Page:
magazine | Dec 17, 2018
1stdibs opens 44,000-square-foot, open-to-the-public gallery

This summer, 1stdibs made a big announcement: The company that first took the antiques market online would be opening a massive (and decidedly offline) space on the far west side of Manhattan. The 44,000-square-foot gallery in the Terminal Stores, which opens its doors in February for trade customers and consumers alike, will house 50 booths and signals a serious commitment to physical retail.

1stdibs at the Terminal Stores
1stdibs at the Terminal StoresMax Touhey

“We have quite a bit of data on the performance of our sellers, and we took all that into account,” says Cristina Miller, 1stdibs’s chief commercial officer, of the dealers coming into the space. (The company already has deep experience selling to the trade from the showroom floor, and just wrapped its eight-year partnership with the New York Design Center this fall.) “We were also very focused on feedback from our trade community.”

The first wave of confirmed exhibitors includes a strong roster of the antique and vintage dealers 1stdibs has relied on to build its business, including Newel, Lost City Arts, 145 Antiques, Morentz, Bonnin Ashley and Area iD. The gallery will also feature a healthy number of the contemporary designers 1stdibs is hoping will become its next big market, with brands like DLV and Costantini locked in. A pair of marquee names—Thomas O’Brien’s Aero Studios and designer Nate Berkus — bring some star power.

Designers can expect a few changes in the new showroom, including booths styled and curated by the individual dealers. Shoppers will be able to scan an item to see detailed product information on their phone, and 1stdibs sales staff will focus on connecting the physical inventory with the company’s vast online selection. “Buyers increasingly expect a seamless experience,” says Miller. “Even with 44,000 square feet, we will stock only a fraction of our nearly one million pieces, so integrating the two experiences is essential.”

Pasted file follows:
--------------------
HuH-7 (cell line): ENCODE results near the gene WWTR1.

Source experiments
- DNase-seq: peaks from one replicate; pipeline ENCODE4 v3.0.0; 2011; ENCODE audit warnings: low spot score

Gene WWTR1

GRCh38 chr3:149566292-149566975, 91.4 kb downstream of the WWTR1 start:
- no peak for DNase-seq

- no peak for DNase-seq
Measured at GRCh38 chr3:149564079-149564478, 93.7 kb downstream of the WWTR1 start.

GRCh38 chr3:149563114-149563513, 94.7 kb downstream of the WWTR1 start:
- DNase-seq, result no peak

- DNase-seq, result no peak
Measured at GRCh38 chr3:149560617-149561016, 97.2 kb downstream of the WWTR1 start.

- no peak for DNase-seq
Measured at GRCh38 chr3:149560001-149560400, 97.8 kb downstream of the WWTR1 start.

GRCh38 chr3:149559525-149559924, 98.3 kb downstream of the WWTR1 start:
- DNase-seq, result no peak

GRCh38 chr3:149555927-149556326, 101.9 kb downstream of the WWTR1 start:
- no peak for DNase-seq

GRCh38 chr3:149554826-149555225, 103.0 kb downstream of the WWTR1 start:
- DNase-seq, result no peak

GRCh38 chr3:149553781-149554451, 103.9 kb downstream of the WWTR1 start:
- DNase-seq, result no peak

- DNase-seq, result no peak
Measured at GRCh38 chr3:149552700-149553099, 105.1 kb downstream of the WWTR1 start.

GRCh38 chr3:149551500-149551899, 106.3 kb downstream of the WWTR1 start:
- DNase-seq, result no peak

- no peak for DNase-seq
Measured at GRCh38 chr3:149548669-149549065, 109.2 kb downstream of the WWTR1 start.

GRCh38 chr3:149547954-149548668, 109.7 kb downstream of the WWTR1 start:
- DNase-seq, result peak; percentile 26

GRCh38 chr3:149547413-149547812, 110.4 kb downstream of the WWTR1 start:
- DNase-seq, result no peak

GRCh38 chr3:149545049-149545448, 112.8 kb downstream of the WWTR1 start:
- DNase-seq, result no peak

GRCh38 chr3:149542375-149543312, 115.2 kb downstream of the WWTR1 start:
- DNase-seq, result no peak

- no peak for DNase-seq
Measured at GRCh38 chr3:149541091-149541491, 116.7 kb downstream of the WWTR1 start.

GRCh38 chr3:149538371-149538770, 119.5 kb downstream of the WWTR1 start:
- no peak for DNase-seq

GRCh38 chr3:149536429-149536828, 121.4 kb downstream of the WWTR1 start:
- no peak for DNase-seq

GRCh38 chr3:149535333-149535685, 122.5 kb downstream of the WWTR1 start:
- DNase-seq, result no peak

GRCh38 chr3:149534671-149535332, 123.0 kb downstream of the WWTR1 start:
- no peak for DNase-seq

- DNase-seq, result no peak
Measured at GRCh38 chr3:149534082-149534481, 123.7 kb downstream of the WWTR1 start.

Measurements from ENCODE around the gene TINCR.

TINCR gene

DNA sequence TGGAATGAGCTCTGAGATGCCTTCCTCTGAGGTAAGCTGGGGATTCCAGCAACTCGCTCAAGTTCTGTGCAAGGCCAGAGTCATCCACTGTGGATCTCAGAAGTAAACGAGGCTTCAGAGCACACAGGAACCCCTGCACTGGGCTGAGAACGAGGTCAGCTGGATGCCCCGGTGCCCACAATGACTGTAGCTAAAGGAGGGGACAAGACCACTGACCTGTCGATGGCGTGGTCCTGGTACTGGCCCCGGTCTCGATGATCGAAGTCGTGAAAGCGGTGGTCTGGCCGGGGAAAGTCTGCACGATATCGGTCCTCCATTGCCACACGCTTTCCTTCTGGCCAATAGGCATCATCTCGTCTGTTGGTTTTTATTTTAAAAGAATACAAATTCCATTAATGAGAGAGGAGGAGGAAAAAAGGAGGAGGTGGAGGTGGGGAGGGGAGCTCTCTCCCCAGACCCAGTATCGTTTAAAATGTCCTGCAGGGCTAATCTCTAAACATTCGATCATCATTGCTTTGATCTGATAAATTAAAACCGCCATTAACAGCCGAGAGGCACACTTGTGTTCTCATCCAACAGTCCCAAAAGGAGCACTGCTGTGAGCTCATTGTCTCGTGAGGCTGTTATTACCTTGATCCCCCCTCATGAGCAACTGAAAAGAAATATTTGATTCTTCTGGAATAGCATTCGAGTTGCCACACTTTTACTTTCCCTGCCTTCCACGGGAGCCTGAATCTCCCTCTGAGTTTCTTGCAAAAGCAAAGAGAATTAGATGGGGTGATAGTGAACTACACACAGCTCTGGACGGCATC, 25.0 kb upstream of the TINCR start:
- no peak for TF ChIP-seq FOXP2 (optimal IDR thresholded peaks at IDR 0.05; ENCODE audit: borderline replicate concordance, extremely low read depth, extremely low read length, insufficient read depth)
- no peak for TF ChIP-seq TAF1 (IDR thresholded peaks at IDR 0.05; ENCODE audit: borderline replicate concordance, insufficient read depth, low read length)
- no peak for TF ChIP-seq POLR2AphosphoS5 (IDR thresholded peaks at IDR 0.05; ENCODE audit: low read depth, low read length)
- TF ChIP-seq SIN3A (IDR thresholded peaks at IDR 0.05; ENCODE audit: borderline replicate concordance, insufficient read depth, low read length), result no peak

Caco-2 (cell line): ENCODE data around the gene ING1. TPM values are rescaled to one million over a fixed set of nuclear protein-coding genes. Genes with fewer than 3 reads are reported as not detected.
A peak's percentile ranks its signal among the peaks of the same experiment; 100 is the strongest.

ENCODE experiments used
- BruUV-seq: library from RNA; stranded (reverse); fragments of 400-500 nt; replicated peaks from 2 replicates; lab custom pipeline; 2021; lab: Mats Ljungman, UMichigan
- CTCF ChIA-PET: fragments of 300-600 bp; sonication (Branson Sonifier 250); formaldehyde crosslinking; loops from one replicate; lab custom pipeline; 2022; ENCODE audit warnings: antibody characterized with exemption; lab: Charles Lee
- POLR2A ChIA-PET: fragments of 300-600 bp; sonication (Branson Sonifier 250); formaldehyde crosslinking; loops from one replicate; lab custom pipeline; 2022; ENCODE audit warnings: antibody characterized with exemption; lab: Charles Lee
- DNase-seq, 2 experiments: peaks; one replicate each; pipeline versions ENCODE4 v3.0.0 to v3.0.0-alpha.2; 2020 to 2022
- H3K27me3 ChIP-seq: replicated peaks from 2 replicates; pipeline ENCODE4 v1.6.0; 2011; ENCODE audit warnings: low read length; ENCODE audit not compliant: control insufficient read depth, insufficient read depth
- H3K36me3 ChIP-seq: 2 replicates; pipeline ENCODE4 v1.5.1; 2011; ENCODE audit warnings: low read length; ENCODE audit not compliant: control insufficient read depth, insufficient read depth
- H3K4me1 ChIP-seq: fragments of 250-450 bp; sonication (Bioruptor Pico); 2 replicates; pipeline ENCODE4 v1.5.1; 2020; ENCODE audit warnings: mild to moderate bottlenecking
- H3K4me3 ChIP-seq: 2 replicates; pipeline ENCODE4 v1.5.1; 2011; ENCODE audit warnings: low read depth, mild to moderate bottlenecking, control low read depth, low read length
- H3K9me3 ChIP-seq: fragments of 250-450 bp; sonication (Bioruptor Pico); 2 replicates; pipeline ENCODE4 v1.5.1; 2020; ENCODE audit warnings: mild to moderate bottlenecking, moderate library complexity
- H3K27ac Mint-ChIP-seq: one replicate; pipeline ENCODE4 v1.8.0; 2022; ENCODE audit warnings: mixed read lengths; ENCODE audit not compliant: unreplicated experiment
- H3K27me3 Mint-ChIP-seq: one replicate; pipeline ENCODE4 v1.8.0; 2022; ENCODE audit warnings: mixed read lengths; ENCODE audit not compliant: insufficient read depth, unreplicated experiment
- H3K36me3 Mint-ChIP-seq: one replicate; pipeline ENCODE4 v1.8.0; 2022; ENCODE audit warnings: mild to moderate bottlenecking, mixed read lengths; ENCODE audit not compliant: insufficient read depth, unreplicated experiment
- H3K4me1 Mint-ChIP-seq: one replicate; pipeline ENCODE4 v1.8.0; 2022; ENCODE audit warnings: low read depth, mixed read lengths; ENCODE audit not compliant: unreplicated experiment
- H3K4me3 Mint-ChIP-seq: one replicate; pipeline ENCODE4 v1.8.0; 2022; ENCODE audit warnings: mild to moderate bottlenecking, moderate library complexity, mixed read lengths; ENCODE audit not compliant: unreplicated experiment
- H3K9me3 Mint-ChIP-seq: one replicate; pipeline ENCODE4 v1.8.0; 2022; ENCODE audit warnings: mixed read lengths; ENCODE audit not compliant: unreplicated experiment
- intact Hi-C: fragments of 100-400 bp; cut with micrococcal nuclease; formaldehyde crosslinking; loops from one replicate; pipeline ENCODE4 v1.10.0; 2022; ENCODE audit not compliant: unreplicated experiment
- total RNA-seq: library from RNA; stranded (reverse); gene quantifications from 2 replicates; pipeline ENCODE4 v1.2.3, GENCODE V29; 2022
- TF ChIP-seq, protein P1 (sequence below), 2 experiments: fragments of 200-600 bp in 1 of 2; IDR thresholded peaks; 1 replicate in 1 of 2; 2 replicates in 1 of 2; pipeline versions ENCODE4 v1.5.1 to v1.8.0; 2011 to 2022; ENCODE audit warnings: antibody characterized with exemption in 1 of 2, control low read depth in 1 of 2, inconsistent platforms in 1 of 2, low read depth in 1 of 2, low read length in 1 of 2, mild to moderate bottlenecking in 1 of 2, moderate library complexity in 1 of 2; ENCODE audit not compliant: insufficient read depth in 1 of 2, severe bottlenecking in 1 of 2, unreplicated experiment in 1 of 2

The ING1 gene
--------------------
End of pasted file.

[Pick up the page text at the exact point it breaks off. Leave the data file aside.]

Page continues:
The dealers see a multitude of benefits from the platform’s brick-and-mortar outlet: marketing buzz, a free sales staff and rock-bottom rent. “It wasn’t a tough sell,” says Jake Baer, CEO of antiques giant Newel. “It’s like going to a trade show, only all year round.” Brooklyn-based furniture craftsman Mark de la Vega of DLV plans to use his booth to showcase his showstopper: the Giac bed, a cast bronze piece that retails for $36,000. “It’s the kind of piece people want to see and feel before they spend the money,” he says.

Moving forward, 1stdibs sees online and in-person shopping as interconnected. “In terms of the future of retail, physical and digital will always coexist,” says Miller. For many dealers, that’s already the case: “We have a client coming in today to see a $30,000 piece today,” explains Baer. “They discovered it on 1stdibs, but they want to see it in person too.”

Confirmed exhibitors include Aero, Area iD, Inc., Bonnin Ashley,  Charles Burnand, Costantini, Craig Van Den Brulle, DLV, Highland Park, Karina Gentinetta, Kent Décor, Kerson Gallery, Lost City Arts, Manfredi Style, Modern Drama, Nate Berkus, Newel, Phiilia Galerie, Solo Modern, and 145 Antiques.

This article originally appeared in Winter 2019 issue of Business of Home, Issue 10. Subscribe for more.

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